A cancer survivor who relied on medicinal marijuana during treatment is the new PR man for a company that could bring therapeutic-pot production back to the Flin Flon area.
Satori Resources has hired Bill Christie as head of communications and marketing, responsible for managing the company’s online presence in the mining/agri-minerals and cannabis industry.
“Bill Christie is a key asset to Satori,” said CEO Jennifer Boyle in a news release.
The release said Christie, a writer and online marketer,
used medical pot to counter
chemotherapy side effects and other negative consequences
Christie had a license to grow his own cannabis and found the drug to be the most effective medicine in his recovery, replacing nearly all other prescription drugs.
In search of new revenue to restart its long-idle Tartan Lake gold mine near Flin Flon, Satori has been investigating the promise of medical pot.
For months investors have speculated about the possibility of marijuana being grown at Tartan Lake, similar to how it was once produced in Hudbay’s now-defunct Trout Lake mine.
In carefully worded public statements, Satori has not ruled out that possibility. The company has confirmed it is looking “a potential dual purpose program” at Tartan Lake, as well as other mine sites.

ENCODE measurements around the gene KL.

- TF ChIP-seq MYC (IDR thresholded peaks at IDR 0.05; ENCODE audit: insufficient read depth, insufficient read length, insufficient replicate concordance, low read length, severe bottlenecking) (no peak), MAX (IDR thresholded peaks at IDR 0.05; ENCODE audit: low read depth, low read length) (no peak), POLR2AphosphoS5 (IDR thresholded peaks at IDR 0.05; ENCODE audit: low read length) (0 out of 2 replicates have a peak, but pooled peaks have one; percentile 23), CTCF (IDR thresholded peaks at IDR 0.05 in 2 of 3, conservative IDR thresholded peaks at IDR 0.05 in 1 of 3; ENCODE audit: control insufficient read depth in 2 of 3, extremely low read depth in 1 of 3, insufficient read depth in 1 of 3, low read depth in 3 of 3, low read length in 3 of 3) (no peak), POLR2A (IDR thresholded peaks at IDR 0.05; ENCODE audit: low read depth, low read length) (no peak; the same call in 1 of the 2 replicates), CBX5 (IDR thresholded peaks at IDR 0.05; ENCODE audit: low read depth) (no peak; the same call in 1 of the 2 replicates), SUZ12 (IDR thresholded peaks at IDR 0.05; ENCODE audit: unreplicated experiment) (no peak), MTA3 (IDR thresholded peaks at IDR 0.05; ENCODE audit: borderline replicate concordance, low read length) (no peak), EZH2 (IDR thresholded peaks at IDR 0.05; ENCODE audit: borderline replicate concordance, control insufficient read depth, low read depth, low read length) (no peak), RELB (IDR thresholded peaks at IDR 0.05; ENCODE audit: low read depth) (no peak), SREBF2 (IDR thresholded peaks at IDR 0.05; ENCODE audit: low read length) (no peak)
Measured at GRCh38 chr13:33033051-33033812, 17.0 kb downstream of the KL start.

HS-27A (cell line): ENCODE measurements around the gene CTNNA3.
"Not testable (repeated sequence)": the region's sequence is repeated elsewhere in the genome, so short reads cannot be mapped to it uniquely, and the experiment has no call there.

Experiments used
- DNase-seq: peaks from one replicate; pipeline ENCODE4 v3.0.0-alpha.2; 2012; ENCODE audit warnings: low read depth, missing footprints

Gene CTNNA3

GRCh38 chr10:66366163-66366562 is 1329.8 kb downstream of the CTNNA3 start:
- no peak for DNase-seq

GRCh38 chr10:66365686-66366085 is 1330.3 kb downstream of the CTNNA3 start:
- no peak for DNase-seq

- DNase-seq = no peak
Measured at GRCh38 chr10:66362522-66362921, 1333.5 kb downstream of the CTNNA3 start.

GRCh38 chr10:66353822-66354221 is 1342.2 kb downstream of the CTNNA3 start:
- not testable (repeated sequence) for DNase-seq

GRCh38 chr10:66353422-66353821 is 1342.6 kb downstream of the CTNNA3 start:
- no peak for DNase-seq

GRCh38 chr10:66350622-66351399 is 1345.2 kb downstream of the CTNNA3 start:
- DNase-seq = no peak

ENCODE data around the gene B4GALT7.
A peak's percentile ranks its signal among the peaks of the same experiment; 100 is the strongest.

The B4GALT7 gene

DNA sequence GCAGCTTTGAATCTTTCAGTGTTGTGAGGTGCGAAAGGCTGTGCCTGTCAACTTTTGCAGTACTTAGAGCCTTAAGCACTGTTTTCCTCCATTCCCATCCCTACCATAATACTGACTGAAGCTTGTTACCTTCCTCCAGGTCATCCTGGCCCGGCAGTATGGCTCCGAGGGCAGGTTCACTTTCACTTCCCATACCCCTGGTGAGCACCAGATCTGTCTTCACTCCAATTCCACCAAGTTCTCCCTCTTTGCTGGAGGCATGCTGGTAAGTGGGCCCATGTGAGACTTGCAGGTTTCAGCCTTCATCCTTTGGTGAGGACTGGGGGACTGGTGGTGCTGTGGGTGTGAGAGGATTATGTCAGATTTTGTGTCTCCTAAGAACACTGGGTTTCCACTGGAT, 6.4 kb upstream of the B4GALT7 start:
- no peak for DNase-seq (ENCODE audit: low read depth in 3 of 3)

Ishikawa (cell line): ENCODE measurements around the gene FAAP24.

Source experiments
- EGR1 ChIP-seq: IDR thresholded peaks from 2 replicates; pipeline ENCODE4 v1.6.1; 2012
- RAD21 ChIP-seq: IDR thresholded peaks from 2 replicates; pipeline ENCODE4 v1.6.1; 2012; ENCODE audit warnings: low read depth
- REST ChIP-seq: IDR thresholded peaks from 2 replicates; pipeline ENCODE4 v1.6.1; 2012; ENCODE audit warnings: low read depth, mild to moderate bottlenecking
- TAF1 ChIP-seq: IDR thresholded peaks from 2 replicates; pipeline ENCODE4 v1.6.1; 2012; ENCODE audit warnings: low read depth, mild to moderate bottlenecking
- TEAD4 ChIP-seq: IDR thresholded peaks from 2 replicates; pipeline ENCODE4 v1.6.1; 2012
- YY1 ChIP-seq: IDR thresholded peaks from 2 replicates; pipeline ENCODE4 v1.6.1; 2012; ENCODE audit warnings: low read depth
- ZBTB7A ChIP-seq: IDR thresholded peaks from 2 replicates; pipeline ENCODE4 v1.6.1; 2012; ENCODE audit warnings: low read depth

This past spring, Satori announced plans to jump into the plant fertilizer market, signing a letter of intent to option half of a phosphate deposit in Quebec.
An exploration program was to focus on the deposit and test samples of the phosphate rock for suitability in fertilizer, particularly as it relates to growing medical pot.
At the time Boyle, somewhat cryptically, said that “it is clear that a transaction of this nature can be a great fit” for her company’s future plans.
Satori describes the Tartan Lake mine, idle since 1989 about 12 kilometres northeast of Flin Flon, as its primary property.
Flin Flon gained global attention in 2001 when a federally sanctioned medical marijuana grow-op opened within Trout Lake mine.
The community lost 20 jobs when the project left in 2009, but it’s not clear how many positions would be created if Satori brings medical pot production back to the area.